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The baseball labor negotiations adjourned Saturday "with a glimmer of hope," as owners will prepare a new proposal to be offered on Thursday in Washington, DC. Representatives of both sides met on Saturday for only about 15 minutes, but the principals departed "expressing renewed hope that a settlement is at least possible" (Mark Maske, WASHINGTON POST, 11/13). Word of a new proposal, after two-and-a-half days of discussions led by mediator William Usery in Rye Brook, NY, "is the first tangible sign of progress in the stalled labor talks in months" (Steve Zipay, N.Y. NEWSDAY, 11/13). Red Sox CEO John Harrington, who is heading the owners' bargaining team: "It is fair to say that this weekend was mutually productive. We've listened to what the players have said, and I think we're aware of their concerns to a greater degree" (Peter Schmuck, Baltimore SUN, 11/13). Usery: "Both sides have been dealing in good faith" (N.Y. POST, 11/12). But MLBPA Exec. Dir. Donald Fehr remained cautious: "We'll just have to wait and see what happens Thursday. We'll be there" (Jayson Stark, PHILADELPHIA INQUIRER, 11/13). Braves President Stan Kasten said of the meetings scheduled for this week: "The understanding is that we will not leave until we have a deal" (I.J. Rosenberg, ATLANTA CONSTITUTION, 11/14). THE PROPOSAL: According to Sunday's N.Y. TIMES, the owners had a proposal ready to submit on Friday, but Usery convinced them to hold off, "fearing the proposal, retaining the [salary] cap concept, would be counterproductive." Murray Chass writes that the new proposal will "come from the owners' desire to position themselves with a more realistic proposal to implement unilaterally if and when -- sometime next month -- they declare an impasse in the negotiations" (N.Y. TIMES, 11/13). Although "sources" said the cap might be removed from the new deal, Harrington would not confirm that (Steve Zipay, N.Y. NEWSDAY, 11/13). But Hal Bodley writes that "owners will scrap the salary cap and replace it" with a "luxury tax." However, "if the tax is too high, the union will reject the proposal because it would restrict spending" (USA TODAY, 11/14). One "prominent baseball person" expected the owners to make a luxury-tax proposal, and believed the owners now favored a negotiated settlement based around a taxation system rather than the salary cap (Jayson Stark, PHILADELPHIA INQUIRER, 11/13). WINTER MEETINGS: With general managers beginning their annual meetings today in Phoenix, Peter Gammons writes that "there is a growing rift between the majority of general managers, who have to run the baseball operations and the owners and lawyers who have messed things up." Discussions at the meetings will revolve around "downsizing payrolls" because of the losses of the strike and the "huge loss in national TV dollars" (Peter Gammons, BOSTON GLOBE, 11/13).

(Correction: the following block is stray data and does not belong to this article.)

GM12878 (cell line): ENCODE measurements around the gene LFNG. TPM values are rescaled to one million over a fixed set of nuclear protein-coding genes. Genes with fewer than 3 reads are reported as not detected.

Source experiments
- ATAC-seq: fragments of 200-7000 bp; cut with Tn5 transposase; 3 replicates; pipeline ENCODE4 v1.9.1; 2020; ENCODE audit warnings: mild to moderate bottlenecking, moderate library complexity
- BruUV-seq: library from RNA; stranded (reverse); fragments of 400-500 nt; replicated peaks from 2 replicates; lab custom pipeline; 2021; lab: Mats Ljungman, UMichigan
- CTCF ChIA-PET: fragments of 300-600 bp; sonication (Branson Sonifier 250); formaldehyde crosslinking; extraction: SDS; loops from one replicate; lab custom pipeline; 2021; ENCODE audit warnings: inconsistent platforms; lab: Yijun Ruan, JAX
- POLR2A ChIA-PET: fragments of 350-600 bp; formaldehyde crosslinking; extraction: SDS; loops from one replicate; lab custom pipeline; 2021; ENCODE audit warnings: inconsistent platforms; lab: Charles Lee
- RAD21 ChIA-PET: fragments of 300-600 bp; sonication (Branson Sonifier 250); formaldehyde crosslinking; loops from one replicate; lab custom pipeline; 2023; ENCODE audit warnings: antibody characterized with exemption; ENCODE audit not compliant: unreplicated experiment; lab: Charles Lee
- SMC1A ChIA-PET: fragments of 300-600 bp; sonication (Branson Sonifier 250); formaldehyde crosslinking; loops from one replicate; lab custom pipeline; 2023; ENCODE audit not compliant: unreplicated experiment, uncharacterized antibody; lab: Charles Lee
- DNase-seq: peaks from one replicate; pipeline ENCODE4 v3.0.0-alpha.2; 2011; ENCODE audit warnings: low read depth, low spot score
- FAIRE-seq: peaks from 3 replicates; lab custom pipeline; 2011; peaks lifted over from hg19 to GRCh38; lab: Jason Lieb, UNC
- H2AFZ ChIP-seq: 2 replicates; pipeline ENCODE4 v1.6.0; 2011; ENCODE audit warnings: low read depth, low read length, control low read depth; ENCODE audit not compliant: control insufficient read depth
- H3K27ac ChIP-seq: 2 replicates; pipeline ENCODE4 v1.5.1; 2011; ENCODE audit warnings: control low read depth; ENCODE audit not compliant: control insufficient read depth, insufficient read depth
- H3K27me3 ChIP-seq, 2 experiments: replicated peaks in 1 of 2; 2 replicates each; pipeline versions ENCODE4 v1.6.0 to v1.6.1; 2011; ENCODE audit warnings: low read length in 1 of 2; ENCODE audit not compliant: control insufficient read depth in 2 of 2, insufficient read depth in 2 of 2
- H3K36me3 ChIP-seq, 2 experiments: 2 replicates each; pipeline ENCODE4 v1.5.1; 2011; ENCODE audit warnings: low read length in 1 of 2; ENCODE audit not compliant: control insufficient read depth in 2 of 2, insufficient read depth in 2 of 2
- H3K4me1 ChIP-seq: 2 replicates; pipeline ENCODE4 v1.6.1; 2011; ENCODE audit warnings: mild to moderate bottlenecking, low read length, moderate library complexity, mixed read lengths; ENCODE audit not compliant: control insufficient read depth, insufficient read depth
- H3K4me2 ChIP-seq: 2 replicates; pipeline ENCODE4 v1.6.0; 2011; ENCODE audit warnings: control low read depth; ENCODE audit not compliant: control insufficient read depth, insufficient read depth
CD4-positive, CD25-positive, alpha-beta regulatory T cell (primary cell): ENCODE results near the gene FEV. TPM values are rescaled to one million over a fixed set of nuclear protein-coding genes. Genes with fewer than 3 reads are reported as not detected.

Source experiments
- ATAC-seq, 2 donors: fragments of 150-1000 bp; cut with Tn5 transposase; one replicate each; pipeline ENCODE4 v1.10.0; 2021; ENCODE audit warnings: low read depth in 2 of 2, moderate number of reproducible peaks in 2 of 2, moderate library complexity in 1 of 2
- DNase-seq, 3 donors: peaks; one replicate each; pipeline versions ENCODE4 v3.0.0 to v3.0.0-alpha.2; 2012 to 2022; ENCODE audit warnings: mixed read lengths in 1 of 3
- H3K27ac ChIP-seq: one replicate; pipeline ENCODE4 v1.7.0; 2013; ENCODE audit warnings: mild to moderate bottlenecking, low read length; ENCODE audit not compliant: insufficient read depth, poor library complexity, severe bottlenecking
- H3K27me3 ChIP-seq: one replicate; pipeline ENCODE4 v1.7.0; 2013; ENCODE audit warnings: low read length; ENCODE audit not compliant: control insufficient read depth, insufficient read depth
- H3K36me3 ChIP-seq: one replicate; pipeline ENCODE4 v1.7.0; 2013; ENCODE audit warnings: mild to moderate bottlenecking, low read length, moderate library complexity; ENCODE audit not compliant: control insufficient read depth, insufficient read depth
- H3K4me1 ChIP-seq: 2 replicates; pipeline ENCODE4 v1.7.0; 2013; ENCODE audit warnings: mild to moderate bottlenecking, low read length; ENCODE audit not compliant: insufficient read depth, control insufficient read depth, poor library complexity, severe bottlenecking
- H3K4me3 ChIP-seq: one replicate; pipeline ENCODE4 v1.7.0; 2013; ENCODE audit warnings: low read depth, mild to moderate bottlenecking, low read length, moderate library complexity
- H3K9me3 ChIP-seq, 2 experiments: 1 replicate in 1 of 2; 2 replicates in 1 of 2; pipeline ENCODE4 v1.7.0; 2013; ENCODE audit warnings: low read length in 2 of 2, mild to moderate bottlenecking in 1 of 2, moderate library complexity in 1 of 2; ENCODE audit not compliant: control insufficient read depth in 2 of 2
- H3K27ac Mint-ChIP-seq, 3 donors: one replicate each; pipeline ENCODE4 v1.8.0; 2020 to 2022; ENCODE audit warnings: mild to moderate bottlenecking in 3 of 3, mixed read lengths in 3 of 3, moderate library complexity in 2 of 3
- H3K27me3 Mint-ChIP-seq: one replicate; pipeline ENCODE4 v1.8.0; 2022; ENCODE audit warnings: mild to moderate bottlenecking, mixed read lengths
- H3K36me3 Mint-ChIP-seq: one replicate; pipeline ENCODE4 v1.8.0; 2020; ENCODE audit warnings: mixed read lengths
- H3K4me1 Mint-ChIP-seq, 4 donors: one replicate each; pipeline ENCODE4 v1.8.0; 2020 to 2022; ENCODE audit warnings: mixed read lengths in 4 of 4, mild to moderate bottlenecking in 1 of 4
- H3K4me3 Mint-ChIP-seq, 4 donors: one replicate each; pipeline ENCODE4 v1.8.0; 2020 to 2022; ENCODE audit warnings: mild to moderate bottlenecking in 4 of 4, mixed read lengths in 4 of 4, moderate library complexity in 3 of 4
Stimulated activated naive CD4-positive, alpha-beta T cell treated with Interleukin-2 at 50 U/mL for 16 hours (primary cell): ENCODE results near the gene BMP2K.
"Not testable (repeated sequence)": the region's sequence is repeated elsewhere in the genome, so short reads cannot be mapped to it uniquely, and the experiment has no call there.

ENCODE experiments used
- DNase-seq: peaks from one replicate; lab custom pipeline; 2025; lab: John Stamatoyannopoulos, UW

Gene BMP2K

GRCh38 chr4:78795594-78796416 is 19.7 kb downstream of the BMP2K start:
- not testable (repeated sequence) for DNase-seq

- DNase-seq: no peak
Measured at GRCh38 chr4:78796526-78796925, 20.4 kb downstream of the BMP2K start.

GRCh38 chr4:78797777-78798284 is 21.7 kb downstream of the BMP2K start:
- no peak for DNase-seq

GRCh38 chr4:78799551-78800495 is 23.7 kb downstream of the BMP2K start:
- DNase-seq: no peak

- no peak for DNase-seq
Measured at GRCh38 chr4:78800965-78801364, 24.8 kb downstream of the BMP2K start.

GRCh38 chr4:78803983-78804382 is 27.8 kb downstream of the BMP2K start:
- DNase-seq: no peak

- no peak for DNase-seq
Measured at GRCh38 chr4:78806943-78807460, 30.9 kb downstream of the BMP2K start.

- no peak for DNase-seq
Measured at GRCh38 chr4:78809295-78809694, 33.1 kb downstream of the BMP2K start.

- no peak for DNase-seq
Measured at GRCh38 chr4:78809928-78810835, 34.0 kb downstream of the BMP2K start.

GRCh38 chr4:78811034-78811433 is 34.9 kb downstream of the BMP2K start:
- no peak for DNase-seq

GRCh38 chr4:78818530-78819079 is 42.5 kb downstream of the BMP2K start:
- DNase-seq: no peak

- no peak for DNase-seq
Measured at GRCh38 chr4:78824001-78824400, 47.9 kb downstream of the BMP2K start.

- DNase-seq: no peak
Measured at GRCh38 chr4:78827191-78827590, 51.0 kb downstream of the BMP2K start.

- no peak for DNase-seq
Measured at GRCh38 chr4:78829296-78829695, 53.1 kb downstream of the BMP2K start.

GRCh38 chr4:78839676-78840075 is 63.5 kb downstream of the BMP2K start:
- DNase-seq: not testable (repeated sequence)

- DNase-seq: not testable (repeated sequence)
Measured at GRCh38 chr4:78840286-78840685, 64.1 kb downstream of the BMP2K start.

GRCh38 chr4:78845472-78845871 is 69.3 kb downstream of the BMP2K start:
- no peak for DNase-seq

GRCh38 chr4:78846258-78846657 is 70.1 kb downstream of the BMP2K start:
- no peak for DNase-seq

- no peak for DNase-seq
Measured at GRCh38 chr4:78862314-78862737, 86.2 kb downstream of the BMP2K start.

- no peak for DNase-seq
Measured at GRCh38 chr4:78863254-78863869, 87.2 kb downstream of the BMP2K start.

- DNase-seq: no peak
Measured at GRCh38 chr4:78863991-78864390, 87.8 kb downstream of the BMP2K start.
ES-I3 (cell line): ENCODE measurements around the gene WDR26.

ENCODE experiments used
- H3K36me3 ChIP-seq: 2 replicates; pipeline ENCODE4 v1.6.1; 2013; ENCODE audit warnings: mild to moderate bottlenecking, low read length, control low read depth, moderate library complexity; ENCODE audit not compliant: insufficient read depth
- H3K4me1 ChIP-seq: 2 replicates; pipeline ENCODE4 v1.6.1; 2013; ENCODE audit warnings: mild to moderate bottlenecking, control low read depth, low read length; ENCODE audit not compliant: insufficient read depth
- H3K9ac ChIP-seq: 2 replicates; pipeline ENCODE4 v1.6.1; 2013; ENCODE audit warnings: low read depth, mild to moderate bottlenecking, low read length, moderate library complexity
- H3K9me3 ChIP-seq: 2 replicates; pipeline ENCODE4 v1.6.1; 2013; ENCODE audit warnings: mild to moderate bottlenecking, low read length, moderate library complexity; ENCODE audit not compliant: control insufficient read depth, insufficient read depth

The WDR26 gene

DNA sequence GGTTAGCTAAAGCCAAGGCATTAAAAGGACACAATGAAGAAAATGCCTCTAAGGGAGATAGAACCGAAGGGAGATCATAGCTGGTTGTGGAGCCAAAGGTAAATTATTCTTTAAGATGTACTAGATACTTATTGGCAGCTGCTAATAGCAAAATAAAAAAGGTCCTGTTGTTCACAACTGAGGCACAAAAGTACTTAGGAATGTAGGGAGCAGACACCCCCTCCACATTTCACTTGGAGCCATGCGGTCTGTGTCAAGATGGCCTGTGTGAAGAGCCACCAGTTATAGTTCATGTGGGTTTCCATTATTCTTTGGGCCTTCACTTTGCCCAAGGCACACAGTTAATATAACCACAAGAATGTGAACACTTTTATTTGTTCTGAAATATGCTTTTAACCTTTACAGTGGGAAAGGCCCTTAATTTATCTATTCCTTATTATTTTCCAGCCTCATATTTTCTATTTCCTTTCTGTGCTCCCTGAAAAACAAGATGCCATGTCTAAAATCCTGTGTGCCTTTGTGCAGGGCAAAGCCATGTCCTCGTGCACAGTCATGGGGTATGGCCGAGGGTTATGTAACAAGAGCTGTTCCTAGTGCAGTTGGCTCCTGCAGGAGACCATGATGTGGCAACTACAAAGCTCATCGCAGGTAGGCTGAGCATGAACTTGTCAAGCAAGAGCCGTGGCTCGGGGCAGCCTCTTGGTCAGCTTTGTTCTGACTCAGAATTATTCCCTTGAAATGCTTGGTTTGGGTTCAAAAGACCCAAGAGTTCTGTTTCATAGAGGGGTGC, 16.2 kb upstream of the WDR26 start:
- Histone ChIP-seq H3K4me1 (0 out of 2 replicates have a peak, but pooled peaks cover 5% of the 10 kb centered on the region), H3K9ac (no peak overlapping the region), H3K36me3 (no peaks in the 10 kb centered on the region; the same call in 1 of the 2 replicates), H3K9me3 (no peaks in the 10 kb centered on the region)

"To the players, it was a 'significant' concession. To the owners, it was nothing," according to Damien Cox in Saturday's TORONTO STAR. On Thursday, the NHLPA had offered a proposal "initially portrayed as a comprehensive scheme that would control entry-level player salaries through a variety of methods. As it turned out, the proposal contained concepts, but no hard numbers." One league official told the CANADIAN PRESS the offer was "the most insignificant concession in the history of labor negotiations" (TORONTO STAR, 11/12). One GM: "I thought we had a deal in the works. Now I'm convinced we won't have a season. This thing has no teeth, no bite" (Jim Smith, N.Y. NEWSDAY, 11/12). NHLPA VP Marty McSorley, on an ownership rejection of the players' offer: "It would mean that there is no desire whatsoever for compromising. It's an attempt for absolute control" (Joe LaPointe, N.Y. TIMES, 11/12). THE LEAGUE'S OFFICIAL RESPONSE: A statement was released on Friday by NHL Senior VP & General Counsel Jeff Pash: "The NHL has not been offered a rookie cap. Rather, the union has made some proposals relating to entry-level players, which are being considered as the negotiating process continues" (WASHINGTON POST, 11/12). WHAT ARE THEY AFTER? In Toronto, Gare Joyce writes, "The players are willing to commit to a financial hit to get the game going again. ... But the league sounds as if it wants not just a quick fix but a far-reaching one to boot" (Toronto GLOBE & MAIL, 11/12). In Boston, Kevin Paul Dupont writes Bettman and NHL owners want a "grand slam": "The owners won't say it, but they must relish the union's softening. Undoubtedly, they'll keep pushing Bettman to get more, bargain for a real rookie cap and an overall salary cap. That's why their response on Friday was only a desire to keep talking at the table" (BOSTON GLOBE, 11/13). THIS WEEK: Sources say the NHL is preparing a counter-offer for tomorrow or Wednesday, when NHL Commissioner Gary Bettman and NHLPA Exec Dir Bob Goodenow are in Toronto for Hall of Fame ceremonies (CP/Vancouver PROVINCE, 11/13). DEADLINE TIME? This morning, Dupont reports there could be a "significant change" in the NHLPA's strategy: the possibility that the union "might pick a date in the near future and insist on a contract settlement -- effectively a drop-dead date" (BOSTON GLOBE, 11/14). PLAYERS TALK TOURNEY: The NHLPA is considering several "major arenas" across North America for an international tournament this winter if the lockout continues. Arenas mentioned: The Palace at Auburn Hills, the Rosemont Horizon, and sites in Minnesota, Hamilton and Saskatoon. Palace/NBA Pistons President Tom Wilson: "We'd be very interested." NHLPA execs say the tournament could begin in late December or early January, after Wayne Gretzky and other stars finish their planned tour of Europe (Joe LaPointe, N.Y. TIMES, 11/13). Gretzky's agent, Mike Barnett, has "hit a few snags" in organizing the European tour, with available arenas (7,000 or more) the biggest problem. Barnett expects a 5-city tour from December 1-12 (Kevin Paul Dupont, BOSTON GLOBE, 11/13). The Hamilton tourney raised $500,000 for Ronald McDonald Charities of Canada and $200,000 for minor league hockey (Mult., 11/14). QUOTE-BOARD: Montreal writer Jeff Blair on the 4-on-4 tourney: "It was no worse than your average all-star game with better goaltending" (MONTREAL GAZETTE, 11/13). Flyers GM Bobby Clarke, a former NHLPA President: "Read Marvin Miller's book and you'll know what Bob Goodenow is doing. ... If players start thinking management is the enemy, then we've got big problems" (PHILADELPHIA INQUIRER, 11/13).